Sunday, July 22, 2018

Francesco Molinari wins Open by two with a 
closing 69 at Carnoustie

Francesco Molinari has become the first Italian to win a major, holding off a pack of star names to claim The Open Championship at Carnoustie.
Twenty-three years after compatriot Costantino Rocca lost a four-hole 1995 Open play-off to John Daly at St Andrews, Molinari produced a faultless final round of 69 in windy conditions on the Scottish links to finish eight under at 276
He finished two ahead of four players, including home favourites Justin Rose and Rory McIlroy, tied on six under 278.
Tiger Woods finished five under after leading midway through the round, with Jordan Spieth on four under.
Molinari, 35, emerged from a six-way tie for the lead, when all the players were either on the back nine or in the clubhouse, to lift the Claret Jug.
The Europe Ryder Cup player started the final day three shots adrift of overnight leaders Spieth, Kevin Kisner and Xander Schauffele, but maintained composure while his rivals all dropped shots in a thrilling battle for the lead.
"It is absolutely amazing," Molinari said. "I think it will take a long time to sink in. It has been a great week.
"The course bit me a few times in the first two days, but to go bogey-free around this track at the weekend is incredible."
Molinari, ranked 15th in the world, had been tipped by a number of experts before the tournament as a player to watch at Carnoustie - and he proved them right with an assured display over the four days.
Despite a modest Open record, he had been backed on the strength of a fine few months that saw him claim the PGA Championship at Wentworth - his biggest win on the European Tour - and his maiden US PGA Tour victory at the Quicken Loans Classic.
Steady opening rounds of 70 and 72 at Carnoustie took him into the weekend, before a stunning 65 on Saturday propelled him into contention.
Molinari stressed the importance of making pars on Sunday in an interview after his third round, and he fulfilled his target by beginning with 13 pars in succession in testing conditions.
That steady sequence was ended with a birdie on the par-five 14th, before a glorious approach on the 18th allowed him to pick up another shot.
After finishing his round, Molinari looked anxious as he waited in the scorer's cabin, watching nearest remaining challenger Schauffele bogey the 17th.
The 24-year-old American needed to eagle the last hole to force a play-off, but his approach landed short, allowing Molinari to celebrate with his caddie and wife.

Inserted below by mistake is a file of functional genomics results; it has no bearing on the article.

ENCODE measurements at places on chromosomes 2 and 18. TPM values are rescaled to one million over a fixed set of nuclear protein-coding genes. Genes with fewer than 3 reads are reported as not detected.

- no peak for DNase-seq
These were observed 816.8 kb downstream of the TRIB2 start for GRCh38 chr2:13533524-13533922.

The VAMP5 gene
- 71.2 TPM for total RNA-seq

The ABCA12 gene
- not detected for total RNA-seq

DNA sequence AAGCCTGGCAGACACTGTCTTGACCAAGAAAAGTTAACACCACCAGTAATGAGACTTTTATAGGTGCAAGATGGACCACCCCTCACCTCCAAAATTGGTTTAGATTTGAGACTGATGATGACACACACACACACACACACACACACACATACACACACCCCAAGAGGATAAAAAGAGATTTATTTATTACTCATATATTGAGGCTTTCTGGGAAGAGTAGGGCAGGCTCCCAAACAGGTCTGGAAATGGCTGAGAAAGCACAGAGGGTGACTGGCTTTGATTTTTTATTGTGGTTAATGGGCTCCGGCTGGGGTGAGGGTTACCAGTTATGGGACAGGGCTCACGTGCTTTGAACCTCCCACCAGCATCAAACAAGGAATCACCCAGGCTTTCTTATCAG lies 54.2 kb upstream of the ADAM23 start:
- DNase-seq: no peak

Ranked 650th at the start of the year, Tiger Woods has answered that positively with his lowest 72-hole total at a major since the 2012 Open.
Woods' surge was accompanied by fervent support on the Angus links, with a buzz of excitement following the 42-year-old around the course and on social media. His challenge helped attract a record crowd of 172,000 attend over the week.
Two birdies on the front nine on Sunday, coupled with dropped shots for Spieth and Schauffele, helped him take the outright lead of a major for the first time since his peak years.
But a double bogey at the 11th derailed his bid for a first major since the 2008 US Open and, although a birdie on the 14th briefly reignited his hopes, he had to settle for a share of sixth place after signing for a level-par 71.
England's Rose and Northern Ireland's McIlroy were rated as the leading home hopes going into the 147th Championship and still had outside chances when they stepped onto the first tee on Sunday.
Rose only just made the cut by sinking a birdie on the 18th in Friday's second round, but a career-best round at a major of 64 on Saturday gave him hope of a first Open title.
Meanwhile, McIlroy started the day a shot better off at five under as he aimed to claim his first major since the 2014 PGA Championship.
Both players appeared to have lost their chances of threatening the top of the leaderboard until they each made an eagle at the par-five 14th - Carnoustie's easiest hole - to move back into the reckoning.
Rose also birdied the last to finish on six under, a score that was matched by McIlroy shortly afterwards with pars on the final four holes.
A play-off looked their best hope of an unlikely success - until Molinari also took advantage of the 14th to take control.
Another Englishman, Tommy Fleetwood, moved to six under with a birdie on the first, only to drop four shots in three holes before the turn and end up three under for the tournament with a two-over 73.

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